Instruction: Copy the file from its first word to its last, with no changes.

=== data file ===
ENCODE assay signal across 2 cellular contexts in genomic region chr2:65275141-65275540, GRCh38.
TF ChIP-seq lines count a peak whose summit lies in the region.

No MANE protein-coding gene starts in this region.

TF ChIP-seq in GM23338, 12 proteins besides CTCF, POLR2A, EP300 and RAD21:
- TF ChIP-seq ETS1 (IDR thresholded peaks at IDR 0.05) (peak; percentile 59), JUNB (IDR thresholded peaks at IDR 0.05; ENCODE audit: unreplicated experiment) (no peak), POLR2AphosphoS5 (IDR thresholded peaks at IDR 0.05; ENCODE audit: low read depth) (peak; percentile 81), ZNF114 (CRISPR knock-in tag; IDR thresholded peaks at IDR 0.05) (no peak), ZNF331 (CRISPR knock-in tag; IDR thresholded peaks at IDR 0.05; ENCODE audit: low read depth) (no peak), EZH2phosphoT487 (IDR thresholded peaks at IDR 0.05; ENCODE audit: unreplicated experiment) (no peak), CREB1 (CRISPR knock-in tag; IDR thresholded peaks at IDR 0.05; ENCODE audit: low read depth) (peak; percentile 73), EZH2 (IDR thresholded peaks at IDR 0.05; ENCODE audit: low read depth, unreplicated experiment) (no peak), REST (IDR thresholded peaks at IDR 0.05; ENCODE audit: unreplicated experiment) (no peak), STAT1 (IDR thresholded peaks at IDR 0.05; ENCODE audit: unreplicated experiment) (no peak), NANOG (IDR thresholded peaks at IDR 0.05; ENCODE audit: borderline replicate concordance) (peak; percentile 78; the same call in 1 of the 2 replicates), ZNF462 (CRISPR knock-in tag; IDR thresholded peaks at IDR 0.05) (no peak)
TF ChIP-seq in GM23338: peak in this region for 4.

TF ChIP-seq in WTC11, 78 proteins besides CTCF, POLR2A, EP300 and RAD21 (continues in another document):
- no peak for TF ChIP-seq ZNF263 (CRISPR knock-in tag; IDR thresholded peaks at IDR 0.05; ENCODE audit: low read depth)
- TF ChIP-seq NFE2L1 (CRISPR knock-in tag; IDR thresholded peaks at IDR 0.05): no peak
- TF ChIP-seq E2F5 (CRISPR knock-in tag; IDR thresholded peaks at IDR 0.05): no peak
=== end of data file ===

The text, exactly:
ENCODE assay signal across 2 cellular contexts in genomic region chr2:65275141-65275540, GRCh38.
TF ChIP-seq lines count a peak whose summit lies in the region.

No MANE protein-coding gene starts in this region.

TF ChIP-seq in GM23338, 12 proteins besides CTCF, POLR2A, EP300 and RAD21:
- TF ChIP-seq ETS1 (IDR thresholded peaks at IDR 0.05) (peak; percentile 59), JUNB (IDR thresholded peaks at IDR 0.05; ENCODE audit: unreplicated experiment) (no peak), POLR2AphosphoS5 (IDR thresholded peaks at IDR 0.05; ENCODE audit: low read depth) (peak; percentile 81), ZNF114 (CRISPR knock-in tag; IDR thresholded peaks at IDR 0.05) (no peak), ZNF331 (CRISPR knock-in tag; IDR thresholded peaks at IDR 0.05; ENCODE audit: low read depth) (no peak), EZH2phosphoT487 (IDR thresholded peaks at IDR 0.05; ENCODE audit: unreplicated experiment) (no peak), CREB1 (CRISPR knock-in tag; IDR thresholded peaks at IDR 0.05; ENCODE audit: low read depth) (peak; percentile 73), EZH2 (IDR thresholded peaks at IDR 0.05; ENCODE audit: low read depth, unreplicated experiment) (no peak), REST (IDR thresholded peaks at IDR 0.05; ENCODE audit: unreplicated experiment) (no peak), STAT1 (IDR thresholded peaks at IDR 0.05; ENCODE audit: unreplicated experiment) (no peak), NANOG (IDR thresholded peaks at IDR 0.05; ENCODE audit: borderline replicate concordance) (peak; percentile 78; the same call in 1 of the 2 replicates), ZNF462 (CRISPR knock-in tag; IDR thresholded peaks at IDR 0.05) (no peak)
TF ChIP-seq in GM23338: peak in this region for 4.

TF ChIP-seq in WTC11, 78 proteins besides CTCF, POLR2A, EP300 and RAD21 (continues in another document):
- no peak for TF ChIP-seq ZNF263 (CRISPR knock-in tag; IDR thresholded peaks at IDR 0.05; ENCODE audit: low read depth)
- TF ChIP-seq NFE2L1 (CRISPR knock-in tag; IDR thresholded peaks at IDR 0.05): no peak
- TF ChIP-seq E2F5 (CRISPR knock-in tag; IDR thresholded peaks at IDR 0.05): no peak